20 years of sampling and testing programme for medicines authorised for the EU

News 28/03/2019

EMA and the European Directorate for the Quality of Medicines & Healthcare (EDQM) have reviewed EMA’s sampling and testing programme for centrally authorised medicines on the EU/EEA market, which has been organised yearly since 1998.

The number of centrally authorised medicines tested every year has steadily increased from nine in the 1997-1998 pilot project to 58 in 2017, totalling over 700 products. Most of the issues identified during the testing resulted in EMA requiring companies to amend the registered manufacturer’s control methods for their medicines. In a small number of cases, the tested samples were not compliant with the authorised quality specifications for the medicine and required other regulatory actions such as re-testing, inspections, recalls or suspension of supply. These are some of the key findings in a  PDF iconreport  published today summarising the sampling and testing activities and main achievements over the past 20 years.

The programme is an important part of the supervision of the quality of centrally authorised products (CAPs) for human and veterinary use in all parts of the distribution chain. The tests are aimed at verifying the compliance of medicines with their authorised specifications and ensuring that the manufacturer’s control methods are satisfactory.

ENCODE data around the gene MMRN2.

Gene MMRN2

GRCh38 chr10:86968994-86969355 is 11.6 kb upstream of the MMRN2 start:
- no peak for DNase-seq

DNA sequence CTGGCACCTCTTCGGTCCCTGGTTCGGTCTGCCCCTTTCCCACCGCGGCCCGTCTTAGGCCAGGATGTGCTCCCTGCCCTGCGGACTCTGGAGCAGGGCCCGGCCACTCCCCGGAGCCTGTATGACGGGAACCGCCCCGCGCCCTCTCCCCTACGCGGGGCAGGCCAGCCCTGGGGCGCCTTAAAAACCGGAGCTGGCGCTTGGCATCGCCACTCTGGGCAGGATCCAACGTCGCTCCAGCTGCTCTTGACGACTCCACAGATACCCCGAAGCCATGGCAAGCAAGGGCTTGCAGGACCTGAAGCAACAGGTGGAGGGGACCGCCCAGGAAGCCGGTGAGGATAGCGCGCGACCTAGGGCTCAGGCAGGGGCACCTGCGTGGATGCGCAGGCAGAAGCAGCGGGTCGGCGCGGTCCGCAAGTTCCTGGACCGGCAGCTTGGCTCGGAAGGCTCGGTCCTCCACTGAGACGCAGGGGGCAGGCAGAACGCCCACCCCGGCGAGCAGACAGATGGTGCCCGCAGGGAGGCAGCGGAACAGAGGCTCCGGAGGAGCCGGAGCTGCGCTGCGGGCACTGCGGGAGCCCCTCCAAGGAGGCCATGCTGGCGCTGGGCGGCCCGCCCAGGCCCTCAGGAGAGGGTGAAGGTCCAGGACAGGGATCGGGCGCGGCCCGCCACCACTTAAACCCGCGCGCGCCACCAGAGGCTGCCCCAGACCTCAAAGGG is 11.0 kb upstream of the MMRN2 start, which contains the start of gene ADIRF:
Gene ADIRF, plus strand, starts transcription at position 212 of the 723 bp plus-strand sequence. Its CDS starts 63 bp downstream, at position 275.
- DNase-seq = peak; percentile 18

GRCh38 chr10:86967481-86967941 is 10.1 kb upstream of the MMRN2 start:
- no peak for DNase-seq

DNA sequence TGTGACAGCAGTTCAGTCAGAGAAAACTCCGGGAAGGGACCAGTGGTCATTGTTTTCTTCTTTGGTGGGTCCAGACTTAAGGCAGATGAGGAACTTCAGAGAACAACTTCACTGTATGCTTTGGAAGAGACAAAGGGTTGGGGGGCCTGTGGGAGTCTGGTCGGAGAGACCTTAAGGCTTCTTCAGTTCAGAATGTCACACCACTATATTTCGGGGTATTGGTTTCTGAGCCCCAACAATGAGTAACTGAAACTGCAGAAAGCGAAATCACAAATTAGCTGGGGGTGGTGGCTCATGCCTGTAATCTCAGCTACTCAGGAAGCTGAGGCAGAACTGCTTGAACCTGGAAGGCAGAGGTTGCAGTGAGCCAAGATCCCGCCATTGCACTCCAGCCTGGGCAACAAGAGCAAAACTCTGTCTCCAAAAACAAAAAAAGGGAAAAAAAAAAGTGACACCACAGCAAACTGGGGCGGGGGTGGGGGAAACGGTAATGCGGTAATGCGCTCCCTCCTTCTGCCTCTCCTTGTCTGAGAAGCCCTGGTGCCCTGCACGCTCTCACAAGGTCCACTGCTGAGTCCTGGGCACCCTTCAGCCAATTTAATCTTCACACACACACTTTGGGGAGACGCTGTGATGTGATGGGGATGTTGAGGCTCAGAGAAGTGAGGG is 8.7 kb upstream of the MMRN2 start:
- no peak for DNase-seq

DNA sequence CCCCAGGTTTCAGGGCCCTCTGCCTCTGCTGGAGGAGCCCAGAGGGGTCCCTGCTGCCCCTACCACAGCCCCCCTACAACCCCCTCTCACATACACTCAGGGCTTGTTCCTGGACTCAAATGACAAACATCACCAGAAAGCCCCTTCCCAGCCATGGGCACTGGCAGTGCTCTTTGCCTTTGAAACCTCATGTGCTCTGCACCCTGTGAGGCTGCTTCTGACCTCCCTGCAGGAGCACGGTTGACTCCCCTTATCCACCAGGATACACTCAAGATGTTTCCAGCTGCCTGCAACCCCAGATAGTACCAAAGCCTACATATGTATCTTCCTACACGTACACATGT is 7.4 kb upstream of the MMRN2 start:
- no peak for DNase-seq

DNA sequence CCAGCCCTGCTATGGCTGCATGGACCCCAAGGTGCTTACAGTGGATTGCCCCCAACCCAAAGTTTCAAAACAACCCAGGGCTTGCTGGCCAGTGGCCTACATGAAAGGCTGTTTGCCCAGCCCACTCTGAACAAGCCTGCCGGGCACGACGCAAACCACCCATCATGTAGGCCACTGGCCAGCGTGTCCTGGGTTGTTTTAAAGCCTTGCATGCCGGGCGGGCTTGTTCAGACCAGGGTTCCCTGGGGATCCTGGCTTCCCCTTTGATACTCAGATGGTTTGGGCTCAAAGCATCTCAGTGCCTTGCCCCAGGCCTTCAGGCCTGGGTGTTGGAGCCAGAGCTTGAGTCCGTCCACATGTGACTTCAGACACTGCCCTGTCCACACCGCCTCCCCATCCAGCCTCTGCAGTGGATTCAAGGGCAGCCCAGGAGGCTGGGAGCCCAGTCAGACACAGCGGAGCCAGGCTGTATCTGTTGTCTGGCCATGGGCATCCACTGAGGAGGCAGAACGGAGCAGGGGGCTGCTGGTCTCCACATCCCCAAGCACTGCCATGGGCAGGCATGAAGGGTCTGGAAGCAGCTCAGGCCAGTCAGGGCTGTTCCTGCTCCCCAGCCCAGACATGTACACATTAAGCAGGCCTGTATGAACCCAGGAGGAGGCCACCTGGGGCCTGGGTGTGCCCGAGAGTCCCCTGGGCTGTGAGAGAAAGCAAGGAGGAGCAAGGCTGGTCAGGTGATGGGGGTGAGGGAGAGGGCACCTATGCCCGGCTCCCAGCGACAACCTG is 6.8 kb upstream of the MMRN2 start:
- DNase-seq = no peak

EMA has overall responsibility for the programme and works together with EDQM, which is responsible for coordinating the sampling and testing operations. The programme is based on close collaboration with other key players such as the national competent authorities in the EU/EEA member states and the European network of official medicines control laboratories (OMCLs), which is coordinated by EDQM. This facilitates sharing of surveillance workload and has successfully reduced duplication of efforts by replacing individual national testing systems for CAPs with one harmonised surveillance procedure applicable to all EU/EEA Member States under the responsibility of one co-ordinating body. The pooling of expertise gives access to novel technology and analytical methods and ensures best use of laboratory resources in the EU/EEA.

The selection of medicines for sampling and testing follows a risk-based approach and considers specific criteria such as products with a narrow therapeutic range, a complex manufacturing process, poor stability or a high exposure, as well as the pharmaceutical forms and patient profiles.

The programme will be expanded from 2019 to include testing of biosimilar medicines, and testing of CAPs from the parallel distribution chain to verify their authenticity. Additionally, the generics programme started in 2011 will be expanded to increase the coverage of market surveillance by creating synergies with national sampling and testing programmes for products authorised through the mutual recognition and decentralised procedures. Finally, a new ad hoc programme for active pharmaceutical ingredients (APIs) will allow the testing of APIs for CAPs sampled during good manufacturing practice (GMP) inspections.

Human vaccines, plasma-derived medicinal products and immunological medicines for veterinary use are excluded from the programme as they are independently tested by an OMCL before they are released onto the market.

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